Most South African Municipalities Not Delivering for Citizens

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Cape Town – With eight days to go before the local government elections, South African citizens are all but satisfied with service delivery at municipal level, a survey by the South African Customer Satisfaction Index (SAcsi) shows.

Sacsi, an independent national benchmark of customer satisfaction, surveyed close to 2 700 residents in a randomly selected sample of residents in Cape Town, eThekwini, Tshwane, Johannesburg, Ekurhuleni, Nelson Mandela Bay, Mangaung and Buffalo City.

None of the country’s eight municipalities are meeting the expectations of their residents with an overall score of 59.5 out of 100.

“Citizens are voicing their frustrations in increasingly violent ways,” says Adrè Schreuder, founder of SAcsi.

He suggests that municipalities should consider including citizen satisfaction as a formal scorecard for measuring the effectiveness in each municipality.

Low (satisfaction) scores are a three-year trend for municipalities, so this is not a case of one bad year,” he adds.

Of the eight municipalities, Cape Town residents rate services as closest to their expectations with a satisfaction score of 70.3 out of 100. Cape Town has also recorded the lowest complaint levels of all the municipalities that were part of the survey.

The results of the other seven municipalities are as follows:

Most South African Municipalities Not Delivering for Citizens
Most South African Municipalities Not Delivering for Citizens


58.1 out of 100. Trust in Ekurhuleni has declined back to levels first reported in 2014, which goes hand-in-hand with an increase in complaints reporting this year. Ekurhuleni has very high complaints incidence of 47% and this figure has been rising each year for the past three years. Most complaints centre on water problems, followed by street and road quality and electricity problems, says Schreuder.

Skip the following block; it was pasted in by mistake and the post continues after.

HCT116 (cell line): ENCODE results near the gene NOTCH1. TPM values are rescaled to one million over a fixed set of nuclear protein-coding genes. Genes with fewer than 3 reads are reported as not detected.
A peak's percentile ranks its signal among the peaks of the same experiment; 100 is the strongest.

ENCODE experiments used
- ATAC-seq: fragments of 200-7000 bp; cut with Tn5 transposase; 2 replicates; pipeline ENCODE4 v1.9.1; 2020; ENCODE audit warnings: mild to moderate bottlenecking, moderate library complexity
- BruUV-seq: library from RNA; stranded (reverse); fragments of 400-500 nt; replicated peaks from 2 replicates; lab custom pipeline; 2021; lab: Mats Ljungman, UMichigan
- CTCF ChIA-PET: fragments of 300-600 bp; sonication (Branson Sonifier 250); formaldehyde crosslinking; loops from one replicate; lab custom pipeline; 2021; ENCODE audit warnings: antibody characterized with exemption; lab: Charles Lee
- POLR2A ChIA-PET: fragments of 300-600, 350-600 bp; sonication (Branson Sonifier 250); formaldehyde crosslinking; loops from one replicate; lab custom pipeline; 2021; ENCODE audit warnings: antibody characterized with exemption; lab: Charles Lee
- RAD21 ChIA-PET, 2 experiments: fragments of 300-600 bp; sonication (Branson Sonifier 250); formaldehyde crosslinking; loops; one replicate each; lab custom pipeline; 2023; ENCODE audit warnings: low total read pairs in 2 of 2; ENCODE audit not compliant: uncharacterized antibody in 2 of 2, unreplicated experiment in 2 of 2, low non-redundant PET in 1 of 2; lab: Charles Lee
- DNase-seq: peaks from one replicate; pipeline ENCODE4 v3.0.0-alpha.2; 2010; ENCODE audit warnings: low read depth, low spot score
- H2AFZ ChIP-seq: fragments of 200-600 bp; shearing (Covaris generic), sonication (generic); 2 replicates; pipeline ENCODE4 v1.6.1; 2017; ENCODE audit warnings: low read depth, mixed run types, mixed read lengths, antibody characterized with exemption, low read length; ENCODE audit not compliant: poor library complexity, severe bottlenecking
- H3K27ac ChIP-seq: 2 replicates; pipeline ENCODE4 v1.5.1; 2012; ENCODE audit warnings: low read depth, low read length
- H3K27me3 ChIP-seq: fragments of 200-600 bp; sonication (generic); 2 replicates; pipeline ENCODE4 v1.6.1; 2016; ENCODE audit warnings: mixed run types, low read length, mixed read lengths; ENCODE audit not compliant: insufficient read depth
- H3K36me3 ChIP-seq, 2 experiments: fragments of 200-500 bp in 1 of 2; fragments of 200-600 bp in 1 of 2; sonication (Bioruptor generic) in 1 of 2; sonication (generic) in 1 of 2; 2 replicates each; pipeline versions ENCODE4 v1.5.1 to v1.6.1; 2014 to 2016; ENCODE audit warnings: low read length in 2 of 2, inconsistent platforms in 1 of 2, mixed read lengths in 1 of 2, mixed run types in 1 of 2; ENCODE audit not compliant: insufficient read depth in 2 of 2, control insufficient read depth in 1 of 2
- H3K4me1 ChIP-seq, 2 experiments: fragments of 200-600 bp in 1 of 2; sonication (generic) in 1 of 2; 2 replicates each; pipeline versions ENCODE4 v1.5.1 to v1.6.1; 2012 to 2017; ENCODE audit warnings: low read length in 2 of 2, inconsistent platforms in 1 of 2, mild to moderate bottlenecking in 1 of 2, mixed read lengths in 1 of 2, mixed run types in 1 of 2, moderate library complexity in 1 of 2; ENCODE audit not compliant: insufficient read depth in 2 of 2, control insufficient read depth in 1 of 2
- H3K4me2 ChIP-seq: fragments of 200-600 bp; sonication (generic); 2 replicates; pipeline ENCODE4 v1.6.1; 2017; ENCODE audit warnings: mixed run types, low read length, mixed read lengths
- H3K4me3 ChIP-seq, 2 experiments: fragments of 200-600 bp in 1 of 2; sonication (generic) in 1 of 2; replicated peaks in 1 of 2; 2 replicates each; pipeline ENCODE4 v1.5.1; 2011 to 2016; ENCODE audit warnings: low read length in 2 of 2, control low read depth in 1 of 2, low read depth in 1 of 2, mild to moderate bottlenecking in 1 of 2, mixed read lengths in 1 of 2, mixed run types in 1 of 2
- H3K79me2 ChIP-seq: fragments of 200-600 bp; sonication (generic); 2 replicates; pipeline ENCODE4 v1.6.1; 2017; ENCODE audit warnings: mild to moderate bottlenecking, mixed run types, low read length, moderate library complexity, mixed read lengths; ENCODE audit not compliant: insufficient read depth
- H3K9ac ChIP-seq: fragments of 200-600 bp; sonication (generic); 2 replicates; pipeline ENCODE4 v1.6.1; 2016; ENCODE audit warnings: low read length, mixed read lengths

61.4 out of 100. Citizen satisfaction score dropped from 65.4 in 2015 and it’s the only municipality where residents expect less of the municipality this year, likely as a result of political in-fighting. Complaints are 5% lower than 2015, but Schreuder cautions that complaints could decline as a result of complaint channels that are not operating properly.

– Tswhane:

61.4 out of 100. Citizen satisfaction dropped by a notable two index points since last year, retaining Tshwane’s performance as on par with the average. There were fewer complaints recorded in 2016 than 2015, though it should be noted that the survey was done before the recent June 2016 unrest, which would likely have had an impact on the results.

– Johannesburg:

54.7 out of 100. Citizen satisfaction here is at its lowest level in three years down by almost six index points from 60.2 in 2015. Residents indicate a significant gap between expectations and delivery. The protracted rubbish collection strikes possibly weighed heavily on the minds of Johannesburgers, as the data was collected during this period of 2016, says Schreuder.

– Nelson Mandela Bay:

55 out of 100. The score is an improvement on last year’s one. Expectations rose significantly in 2016, probably as a result of the high profile change in the city’s management.

– Mangaung:

52.9 out of 100. Perceived quality improved significantly by six index points, which is still below the average score. Mangaung has made some improvements and there are fewer complaints each year and complaints are better handled each year, says Schreuder.

– Buffalo City:

47.6 out of 100. This is the lowest score of all eight municipalities. In addition, residents here reported the highest level of complaints at 54% ­­– one out of every two residents. Verbatim comments SAcsi received from respondents included issues with rodent problems and the most basic municipal services, says Schreuder. 

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